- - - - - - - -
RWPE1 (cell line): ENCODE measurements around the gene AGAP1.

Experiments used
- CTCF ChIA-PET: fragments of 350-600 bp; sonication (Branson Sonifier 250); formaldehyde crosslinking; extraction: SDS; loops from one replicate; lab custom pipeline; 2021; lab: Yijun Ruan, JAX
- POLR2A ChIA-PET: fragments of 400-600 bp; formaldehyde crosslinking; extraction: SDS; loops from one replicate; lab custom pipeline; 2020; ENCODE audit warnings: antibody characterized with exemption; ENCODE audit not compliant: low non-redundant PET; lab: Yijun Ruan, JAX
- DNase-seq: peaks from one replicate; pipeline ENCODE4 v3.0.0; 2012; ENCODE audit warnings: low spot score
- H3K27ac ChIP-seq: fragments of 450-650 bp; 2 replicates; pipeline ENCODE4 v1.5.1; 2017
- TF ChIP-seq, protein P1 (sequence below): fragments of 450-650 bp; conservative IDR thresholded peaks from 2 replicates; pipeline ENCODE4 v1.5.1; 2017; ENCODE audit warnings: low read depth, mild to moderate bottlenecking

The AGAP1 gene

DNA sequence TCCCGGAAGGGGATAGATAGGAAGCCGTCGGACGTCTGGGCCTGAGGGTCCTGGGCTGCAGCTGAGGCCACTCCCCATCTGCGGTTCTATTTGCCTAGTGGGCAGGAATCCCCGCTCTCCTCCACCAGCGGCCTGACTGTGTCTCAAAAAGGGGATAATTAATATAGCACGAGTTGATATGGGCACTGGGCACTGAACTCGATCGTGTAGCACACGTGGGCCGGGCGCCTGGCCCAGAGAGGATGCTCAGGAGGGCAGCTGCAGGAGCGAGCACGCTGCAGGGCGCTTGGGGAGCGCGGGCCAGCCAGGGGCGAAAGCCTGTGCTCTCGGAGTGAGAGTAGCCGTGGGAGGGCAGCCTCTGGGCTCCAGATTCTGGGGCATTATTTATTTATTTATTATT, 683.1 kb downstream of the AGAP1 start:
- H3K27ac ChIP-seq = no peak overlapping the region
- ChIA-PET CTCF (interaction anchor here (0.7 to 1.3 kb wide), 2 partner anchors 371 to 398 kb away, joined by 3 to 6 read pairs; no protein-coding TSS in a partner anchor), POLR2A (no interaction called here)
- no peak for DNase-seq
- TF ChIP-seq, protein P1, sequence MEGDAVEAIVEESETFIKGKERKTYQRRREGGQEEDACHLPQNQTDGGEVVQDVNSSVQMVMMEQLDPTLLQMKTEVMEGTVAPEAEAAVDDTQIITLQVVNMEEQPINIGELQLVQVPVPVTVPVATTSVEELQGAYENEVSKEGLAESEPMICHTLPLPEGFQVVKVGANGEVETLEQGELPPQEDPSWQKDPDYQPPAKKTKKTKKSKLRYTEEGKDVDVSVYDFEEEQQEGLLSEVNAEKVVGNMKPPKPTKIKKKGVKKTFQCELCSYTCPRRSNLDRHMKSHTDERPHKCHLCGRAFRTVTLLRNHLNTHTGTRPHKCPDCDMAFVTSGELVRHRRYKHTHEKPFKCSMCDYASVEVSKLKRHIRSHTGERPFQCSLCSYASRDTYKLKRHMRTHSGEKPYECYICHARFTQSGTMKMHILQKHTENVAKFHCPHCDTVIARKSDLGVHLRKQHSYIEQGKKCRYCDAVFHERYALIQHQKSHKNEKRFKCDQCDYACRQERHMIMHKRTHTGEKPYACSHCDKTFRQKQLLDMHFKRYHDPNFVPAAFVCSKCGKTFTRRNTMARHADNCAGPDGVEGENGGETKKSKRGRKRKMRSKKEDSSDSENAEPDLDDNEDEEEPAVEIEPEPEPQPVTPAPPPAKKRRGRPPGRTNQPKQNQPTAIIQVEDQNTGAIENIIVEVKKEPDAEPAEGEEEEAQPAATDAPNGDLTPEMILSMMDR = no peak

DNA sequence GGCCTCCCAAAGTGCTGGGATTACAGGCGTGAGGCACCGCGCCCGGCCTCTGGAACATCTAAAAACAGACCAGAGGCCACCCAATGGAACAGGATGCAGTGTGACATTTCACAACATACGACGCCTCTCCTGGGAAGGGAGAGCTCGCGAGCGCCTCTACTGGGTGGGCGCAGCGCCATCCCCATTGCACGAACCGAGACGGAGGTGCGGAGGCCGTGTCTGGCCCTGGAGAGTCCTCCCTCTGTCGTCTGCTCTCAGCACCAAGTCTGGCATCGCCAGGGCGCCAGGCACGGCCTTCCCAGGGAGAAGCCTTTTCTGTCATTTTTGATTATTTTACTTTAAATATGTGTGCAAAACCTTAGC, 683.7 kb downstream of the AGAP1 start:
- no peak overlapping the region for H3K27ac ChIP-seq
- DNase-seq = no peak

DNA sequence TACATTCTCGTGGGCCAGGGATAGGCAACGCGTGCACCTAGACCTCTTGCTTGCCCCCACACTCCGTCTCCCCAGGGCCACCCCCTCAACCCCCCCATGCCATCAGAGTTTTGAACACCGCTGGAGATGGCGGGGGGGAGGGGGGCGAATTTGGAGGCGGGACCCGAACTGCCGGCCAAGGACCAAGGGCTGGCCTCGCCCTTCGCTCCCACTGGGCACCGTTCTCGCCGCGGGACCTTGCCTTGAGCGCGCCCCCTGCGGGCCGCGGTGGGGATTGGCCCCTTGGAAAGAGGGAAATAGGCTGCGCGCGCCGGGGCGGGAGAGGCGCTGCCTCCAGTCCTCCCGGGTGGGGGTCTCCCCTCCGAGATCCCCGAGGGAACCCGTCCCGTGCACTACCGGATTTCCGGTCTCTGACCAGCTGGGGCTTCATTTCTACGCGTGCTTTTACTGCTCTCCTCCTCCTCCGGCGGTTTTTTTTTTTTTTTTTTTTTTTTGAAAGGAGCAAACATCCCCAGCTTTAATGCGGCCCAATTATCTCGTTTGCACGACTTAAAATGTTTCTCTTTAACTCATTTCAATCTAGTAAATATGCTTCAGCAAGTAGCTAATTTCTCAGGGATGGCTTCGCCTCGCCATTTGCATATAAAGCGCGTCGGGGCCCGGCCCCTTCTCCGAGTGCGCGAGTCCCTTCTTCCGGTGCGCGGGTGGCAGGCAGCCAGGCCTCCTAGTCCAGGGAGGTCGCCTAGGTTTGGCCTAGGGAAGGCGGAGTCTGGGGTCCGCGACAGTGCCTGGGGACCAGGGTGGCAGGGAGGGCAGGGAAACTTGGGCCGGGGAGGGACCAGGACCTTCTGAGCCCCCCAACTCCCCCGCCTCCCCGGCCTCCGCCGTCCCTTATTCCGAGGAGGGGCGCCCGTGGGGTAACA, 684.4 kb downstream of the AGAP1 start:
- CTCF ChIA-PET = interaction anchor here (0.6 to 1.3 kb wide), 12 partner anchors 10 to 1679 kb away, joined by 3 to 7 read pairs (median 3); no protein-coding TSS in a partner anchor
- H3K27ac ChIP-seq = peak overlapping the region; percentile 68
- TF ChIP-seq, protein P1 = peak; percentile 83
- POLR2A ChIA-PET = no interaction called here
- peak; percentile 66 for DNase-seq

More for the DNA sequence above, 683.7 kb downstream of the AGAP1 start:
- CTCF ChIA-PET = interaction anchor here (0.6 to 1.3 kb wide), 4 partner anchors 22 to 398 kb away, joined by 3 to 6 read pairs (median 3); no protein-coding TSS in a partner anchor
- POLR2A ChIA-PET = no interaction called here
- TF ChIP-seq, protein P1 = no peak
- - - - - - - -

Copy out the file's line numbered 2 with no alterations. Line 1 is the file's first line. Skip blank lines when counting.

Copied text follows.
Experiments used